That changed with the effort to write Iran’s Constitution in the fall of 1979. "Fearful that other changes might further marginalize or even exclude them, Ayatollah Khomeini's followers introduced a process to vet candidates' credentials -- a precedent that time and again allowed them to manipulate future elections, too," Wright wrote. "It worked. They won a majority. And the final draft (of the constitution) ended up thoroughly Islamic."
Even then, the Islamic revolution wasn’t complete, Wright wrote: "For the first presidential election in January 1980, a full year after the revolution, Ayatollah Khomeini decreed that no clerics could run for president -- further proof that he still didn't intend to establish a total theocracy. Over the next 18 months, however, Iran was wracked by bloodshed as the ruling clergy and their adjutants gradually eliminated former partners -- leftists, nationalists and intellectuals--from any claim to power."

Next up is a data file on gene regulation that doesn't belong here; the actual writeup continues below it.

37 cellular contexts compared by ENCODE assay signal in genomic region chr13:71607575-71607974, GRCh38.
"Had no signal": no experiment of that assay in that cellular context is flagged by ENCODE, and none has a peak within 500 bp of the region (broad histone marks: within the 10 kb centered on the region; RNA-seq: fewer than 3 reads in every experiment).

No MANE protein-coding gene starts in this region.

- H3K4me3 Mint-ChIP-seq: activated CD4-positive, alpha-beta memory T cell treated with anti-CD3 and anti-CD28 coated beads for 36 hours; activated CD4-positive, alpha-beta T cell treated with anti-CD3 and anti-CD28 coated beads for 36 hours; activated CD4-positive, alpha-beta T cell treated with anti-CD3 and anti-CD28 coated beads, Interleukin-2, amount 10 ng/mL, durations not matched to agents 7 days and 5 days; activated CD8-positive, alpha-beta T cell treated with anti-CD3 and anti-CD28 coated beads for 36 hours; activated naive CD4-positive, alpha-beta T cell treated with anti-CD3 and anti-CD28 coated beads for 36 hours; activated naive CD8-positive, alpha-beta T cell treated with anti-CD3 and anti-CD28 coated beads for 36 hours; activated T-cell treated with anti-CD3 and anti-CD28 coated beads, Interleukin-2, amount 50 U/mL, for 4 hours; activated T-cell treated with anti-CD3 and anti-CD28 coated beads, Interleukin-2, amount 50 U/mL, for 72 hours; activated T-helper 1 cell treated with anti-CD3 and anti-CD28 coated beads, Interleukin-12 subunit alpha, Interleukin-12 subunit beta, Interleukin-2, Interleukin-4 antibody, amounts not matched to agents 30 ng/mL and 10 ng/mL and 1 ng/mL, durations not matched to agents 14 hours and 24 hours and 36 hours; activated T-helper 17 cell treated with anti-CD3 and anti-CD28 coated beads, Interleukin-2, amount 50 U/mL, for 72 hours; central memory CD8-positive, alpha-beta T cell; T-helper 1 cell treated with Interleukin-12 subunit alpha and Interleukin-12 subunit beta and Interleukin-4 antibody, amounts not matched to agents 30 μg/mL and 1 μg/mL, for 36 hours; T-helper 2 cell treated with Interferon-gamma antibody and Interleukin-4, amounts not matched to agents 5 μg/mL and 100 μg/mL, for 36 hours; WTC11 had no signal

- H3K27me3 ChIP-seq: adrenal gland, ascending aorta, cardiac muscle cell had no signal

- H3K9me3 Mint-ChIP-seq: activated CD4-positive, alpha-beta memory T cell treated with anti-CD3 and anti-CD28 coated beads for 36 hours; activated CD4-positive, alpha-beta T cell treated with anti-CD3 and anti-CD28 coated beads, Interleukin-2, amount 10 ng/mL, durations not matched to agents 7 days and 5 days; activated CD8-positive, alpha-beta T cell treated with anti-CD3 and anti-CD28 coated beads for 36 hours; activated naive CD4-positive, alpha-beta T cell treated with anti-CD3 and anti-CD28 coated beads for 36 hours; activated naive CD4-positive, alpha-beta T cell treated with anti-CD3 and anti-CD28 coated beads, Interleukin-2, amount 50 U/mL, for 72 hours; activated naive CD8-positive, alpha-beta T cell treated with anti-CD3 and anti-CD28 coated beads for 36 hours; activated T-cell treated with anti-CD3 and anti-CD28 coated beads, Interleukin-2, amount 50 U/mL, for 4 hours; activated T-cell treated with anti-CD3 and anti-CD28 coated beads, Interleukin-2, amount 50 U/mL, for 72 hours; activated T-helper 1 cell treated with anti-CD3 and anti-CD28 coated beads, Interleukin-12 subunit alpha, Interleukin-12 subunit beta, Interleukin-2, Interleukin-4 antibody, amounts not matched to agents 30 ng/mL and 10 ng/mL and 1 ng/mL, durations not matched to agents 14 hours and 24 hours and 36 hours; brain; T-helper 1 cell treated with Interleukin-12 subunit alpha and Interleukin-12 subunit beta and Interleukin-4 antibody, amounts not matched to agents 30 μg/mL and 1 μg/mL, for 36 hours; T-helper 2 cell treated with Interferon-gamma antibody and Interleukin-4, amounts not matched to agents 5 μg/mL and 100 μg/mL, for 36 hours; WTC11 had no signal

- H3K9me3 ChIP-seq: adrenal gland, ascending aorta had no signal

Iran became fully Islamist in October 1981, when the cleric Ali Khamanei won the third presidential election -- the first election in which clerics were allowed to run. "As of October 1981," Wright wrote, "the mullahs were no longer only the supervisors and shadows of the state. They now dominated all its branches."
The experts we talked to quibbled slightly with Clinton’s claim, saying it’s a bit oversimplified. Notably, Clinton inaccurately compresses the time frame. The changes she’s talking about didn’t just happen immediately in 1979 but rather played out in an evolutionary fashion for two years after the Shah fell.
"If you have to do the whole history in 19 words, it's probably okay," said John Limbert, historian and political scientist at the U.S. Naval Academy and author of Iran: At War with History.
Stephen Kinzer, a Boston University professor and author of the book, Reset: Iran, Turkey, and America’s Future, said Clinton is generally correct that "the Iranian revolution was broad-based, and one faction later seized control, establishing a brutal theocracy."
Clinton said that "in Iran in 1979, the extremists hijacked the broad-based popular revolution against the Shah and established a brutal theocracy." She’s generally correct, experts say, despite questions over whether "hijacked" is the right word and whether she used an overly broad time frame. We rate her claim Mostly True.